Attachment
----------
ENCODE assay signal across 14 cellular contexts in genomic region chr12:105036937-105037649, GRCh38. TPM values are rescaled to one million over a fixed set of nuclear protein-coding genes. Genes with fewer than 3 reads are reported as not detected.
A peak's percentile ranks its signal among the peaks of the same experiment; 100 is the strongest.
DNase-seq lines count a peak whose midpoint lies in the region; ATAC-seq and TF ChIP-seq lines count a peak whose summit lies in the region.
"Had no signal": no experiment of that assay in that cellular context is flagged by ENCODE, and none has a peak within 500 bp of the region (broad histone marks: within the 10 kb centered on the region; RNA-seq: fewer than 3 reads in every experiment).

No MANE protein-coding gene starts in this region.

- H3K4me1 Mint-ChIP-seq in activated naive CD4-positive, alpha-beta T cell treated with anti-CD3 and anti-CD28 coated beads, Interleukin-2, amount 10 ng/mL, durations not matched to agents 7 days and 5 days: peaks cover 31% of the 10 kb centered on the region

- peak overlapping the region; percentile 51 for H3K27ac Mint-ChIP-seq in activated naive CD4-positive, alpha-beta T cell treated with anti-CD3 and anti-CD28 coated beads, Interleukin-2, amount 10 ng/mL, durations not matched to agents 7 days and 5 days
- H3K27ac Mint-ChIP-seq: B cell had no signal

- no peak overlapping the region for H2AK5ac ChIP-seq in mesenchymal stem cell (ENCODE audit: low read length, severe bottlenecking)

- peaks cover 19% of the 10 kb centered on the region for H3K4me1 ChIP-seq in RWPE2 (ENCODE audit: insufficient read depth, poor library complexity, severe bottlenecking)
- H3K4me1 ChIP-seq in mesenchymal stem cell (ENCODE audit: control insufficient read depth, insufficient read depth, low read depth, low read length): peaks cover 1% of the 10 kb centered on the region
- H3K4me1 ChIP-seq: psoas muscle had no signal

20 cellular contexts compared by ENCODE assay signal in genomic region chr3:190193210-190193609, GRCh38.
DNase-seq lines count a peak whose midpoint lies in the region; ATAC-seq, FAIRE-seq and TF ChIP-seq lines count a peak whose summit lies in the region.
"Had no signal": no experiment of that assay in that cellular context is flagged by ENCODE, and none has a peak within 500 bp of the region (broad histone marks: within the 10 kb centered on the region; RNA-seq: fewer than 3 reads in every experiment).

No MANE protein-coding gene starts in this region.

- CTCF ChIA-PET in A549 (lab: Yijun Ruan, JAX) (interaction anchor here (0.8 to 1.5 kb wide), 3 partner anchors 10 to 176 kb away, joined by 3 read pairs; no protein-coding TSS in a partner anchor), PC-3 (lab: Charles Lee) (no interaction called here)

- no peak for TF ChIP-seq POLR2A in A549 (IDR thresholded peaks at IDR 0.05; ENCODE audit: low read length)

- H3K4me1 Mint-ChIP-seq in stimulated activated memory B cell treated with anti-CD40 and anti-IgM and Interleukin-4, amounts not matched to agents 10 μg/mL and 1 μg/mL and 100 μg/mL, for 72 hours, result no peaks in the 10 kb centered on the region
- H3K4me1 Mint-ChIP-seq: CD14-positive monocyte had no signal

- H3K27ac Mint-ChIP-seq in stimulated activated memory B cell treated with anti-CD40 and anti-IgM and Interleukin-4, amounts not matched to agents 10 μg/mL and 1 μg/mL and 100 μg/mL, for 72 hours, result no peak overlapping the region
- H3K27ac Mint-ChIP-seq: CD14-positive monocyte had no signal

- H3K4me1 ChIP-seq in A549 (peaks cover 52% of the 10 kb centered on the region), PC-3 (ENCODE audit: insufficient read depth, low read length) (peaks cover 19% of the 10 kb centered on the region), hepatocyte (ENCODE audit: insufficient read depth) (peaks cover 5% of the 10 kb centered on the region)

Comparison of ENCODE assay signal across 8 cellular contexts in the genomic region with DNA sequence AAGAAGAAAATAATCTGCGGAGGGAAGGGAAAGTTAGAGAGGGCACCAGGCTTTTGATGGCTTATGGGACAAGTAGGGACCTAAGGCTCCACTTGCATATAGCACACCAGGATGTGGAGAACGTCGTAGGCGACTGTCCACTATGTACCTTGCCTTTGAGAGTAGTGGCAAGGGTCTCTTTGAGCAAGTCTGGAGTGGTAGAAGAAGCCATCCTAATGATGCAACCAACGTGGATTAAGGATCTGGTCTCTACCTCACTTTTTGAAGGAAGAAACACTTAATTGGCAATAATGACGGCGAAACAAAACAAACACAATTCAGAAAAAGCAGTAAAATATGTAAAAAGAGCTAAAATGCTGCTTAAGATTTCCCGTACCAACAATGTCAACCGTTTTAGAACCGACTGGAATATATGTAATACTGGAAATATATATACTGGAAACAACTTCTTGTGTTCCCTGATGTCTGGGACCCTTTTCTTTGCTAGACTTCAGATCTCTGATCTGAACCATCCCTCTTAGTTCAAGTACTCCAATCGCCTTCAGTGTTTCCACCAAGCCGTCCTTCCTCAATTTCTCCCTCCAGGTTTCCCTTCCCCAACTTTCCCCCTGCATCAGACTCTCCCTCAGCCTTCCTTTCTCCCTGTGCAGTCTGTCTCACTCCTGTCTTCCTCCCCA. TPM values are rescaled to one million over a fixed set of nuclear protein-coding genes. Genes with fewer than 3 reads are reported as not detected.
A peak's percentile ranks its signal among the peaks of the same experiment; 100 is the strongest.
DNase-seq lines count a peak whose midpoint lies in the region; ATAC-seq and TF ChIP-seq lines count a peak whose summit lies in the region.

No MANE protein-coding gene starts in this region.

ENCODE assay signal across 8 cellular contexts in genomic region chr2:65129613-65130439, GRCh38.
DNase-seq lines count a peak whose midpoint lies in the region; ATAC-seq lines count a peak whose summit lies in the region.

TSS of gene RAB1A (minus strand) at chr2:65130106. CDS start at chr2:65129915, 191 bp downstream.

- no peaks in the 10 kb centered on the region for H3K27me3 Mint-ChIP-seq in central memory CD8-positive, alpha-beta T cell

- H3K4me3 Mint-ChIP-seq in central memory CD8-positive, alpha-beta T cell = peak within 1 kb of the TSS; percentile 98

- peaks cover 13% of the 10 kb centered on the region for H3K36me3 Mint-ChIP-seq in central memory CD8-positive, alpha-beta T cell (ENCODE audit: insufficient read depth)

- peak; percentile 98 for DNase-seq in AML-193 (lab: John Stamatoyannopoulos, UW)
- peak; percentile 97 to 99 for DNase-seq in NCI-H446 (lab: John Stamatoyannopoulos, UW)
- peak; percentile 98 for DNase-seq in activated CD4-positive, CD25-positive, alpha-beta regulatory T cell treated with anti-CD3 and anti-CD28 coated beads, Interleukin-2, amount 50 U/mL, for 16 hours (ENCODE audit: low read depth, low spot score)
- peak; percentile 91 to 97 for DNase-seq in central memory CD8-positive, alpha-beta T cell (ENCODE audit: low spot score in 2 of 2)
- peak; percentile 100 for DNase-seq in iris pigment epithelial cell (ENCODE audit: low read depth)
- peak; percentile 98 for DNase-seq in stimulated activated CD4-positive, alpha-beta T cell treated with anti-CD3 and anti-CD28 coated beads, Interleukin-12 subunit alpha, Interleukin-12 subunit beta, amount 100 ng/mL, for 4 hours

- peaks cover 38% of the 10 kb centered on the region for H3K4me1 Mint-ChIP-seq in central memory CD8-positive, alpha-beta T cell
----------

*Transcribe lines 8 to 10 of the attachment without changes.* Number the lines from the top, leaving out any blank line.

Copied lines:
- H3K27ac Mint-ChIP-seq: B cell had no signal

- no peak overlapping the region for H2AK5ac ChIP-seq in mesenchymal stem cell (ENCODE audit: low read length, severe bottlenecking)

- peaks cover 19% of the 10 kb centered on the region for H3K4me1 ChIP-seq in RWPE2 (ENCODE audit: insufficient read depth, poor library complexity, severe bottlenecking)